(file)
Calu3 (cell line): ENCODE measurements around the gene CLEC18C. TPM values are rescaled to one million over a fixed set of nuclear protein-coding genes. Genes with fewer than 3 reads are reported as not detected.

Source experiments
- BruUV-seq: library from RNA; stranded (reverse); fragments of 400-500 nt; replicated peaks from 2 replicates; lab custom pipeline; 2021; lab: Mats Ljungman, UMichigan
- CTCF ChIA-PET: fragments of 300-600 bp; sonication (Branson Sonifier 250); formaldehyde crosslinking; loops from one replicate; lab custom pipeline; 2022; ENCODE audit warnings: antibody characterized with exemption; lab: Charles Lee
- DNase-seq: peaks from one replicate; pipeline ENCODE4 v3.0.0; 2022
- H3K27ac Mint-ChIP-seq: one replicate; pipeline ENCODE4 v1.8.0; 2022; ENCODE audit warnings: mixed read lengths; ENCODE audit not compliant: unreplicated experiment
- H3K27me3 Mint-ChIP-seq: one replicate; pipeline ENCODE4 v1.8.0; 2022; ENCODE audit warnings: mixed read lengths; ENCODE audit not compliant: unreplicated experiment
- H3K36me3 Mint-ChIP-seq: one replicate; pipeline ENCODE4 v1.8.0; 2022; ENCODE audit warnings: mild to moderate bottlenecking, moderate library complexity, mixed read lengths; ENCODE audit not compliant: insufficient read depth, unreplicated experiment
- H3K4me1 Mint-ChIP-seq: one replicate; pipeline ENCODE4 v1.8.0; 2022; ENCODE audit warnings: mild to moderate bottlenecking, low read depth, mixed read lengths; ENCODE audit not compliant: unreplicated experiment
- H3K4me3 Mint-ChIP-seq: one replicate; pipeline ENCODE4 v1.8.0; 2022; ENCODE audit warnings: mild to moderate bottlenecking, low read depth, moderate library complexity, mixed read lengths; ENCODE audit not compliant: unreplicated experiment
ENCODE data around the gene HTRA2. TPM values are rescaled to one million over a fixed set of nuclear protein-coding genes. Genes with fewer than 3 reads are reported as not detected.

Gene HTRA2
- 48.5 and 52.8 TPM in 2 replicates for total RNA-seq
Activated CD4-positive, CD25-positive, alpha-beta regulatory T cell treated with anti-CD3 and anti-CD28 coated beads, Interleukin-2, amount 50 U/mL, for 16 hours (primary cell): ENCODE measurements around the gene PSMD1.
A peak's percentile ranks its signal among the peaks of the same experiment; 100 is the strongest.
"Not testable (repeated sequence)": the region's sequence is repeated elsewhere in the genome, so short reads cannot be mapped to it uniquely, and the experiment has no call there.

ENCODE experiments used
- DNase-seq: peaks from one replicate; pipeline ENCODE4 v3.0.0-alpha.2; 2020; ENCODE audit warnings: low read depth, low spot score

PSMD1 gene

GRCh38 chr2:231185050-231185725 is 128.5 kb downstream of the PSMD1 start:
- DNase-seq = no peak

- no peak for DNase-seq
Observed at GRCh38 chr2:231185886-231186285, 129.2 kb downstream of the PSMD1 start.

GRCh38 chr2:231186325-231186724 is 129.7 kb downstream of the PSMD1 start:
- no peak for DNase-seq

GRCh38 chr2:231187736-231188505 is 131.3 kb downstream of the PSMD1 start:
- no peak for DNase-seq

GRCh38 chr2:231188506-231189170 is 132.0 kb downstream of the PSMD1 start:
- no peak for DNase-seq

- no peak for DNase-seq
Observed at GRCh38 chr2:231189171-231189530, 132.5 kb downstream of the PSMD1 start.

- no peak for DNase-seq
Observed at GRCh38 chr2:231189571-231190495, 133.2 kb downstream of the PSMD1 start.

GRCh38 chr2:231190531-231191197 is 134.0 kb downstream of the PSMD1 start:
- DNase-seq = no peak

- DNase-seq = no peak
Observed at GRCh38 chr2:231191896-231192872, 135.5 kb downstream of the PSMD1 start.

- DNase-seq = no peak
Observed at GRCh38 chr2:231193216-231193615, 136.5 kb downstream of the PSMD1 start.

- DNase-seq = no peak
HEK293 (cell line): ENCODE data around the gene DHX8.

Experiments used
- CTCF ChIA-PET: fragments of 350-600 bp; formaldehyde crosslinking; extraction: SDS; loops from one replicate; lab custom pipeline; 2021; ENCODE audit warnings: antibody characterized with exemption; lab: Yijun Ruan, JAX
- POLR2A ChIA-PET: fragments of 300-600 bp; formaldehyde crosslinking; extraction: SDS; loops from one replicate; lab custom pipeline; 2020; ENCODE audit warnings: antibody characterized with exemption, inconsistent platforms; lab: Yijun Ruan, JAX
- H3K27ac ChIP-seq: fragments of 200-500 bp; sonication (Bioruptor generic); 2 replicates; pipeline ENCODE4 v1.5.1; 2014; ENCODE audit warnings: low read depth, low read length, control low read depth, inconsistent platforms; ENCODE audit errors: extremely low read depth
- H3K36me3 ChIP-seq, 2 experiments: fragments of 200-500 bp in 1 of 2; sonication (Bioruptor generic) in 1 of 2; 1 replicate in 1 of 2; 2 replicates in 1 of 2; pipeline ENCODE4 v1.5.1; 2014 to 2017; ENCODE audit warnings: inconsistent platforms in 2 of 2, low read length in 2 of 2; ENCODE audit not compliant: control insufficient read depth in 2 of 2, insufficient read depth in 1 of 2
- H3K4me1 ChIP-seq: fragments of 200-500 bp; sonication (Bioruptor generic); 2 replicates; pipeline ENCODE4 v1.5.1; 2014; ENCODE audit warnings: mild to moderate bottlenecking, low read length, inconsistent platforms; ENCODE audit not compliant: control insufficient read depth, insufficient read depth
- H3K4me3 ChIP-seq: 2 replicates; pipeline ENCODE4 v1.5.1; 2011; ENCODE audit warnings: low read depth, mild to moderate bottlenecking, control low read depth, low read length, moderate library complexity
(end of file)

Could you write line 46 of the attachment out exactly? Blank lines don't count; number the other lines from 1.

- H3K36me3 ChIP-seq, 2 experiments: fragments of 200-500 bp in 1 of 2; sonication (Bioruptor generic) in 1 of 2; 1 replicate in 1 of 2; 2 replicates in 1 of 2; pipeline ENCODE4 v1.5.1; 2014 to 2017; ENCODE audit warnings: inconsistent platforms in 2 of 2, low read length in 2 of 2; ENCODE audit not compliant: control insufficient read depth in 2 of 2, insufficient read depth in 1 of 2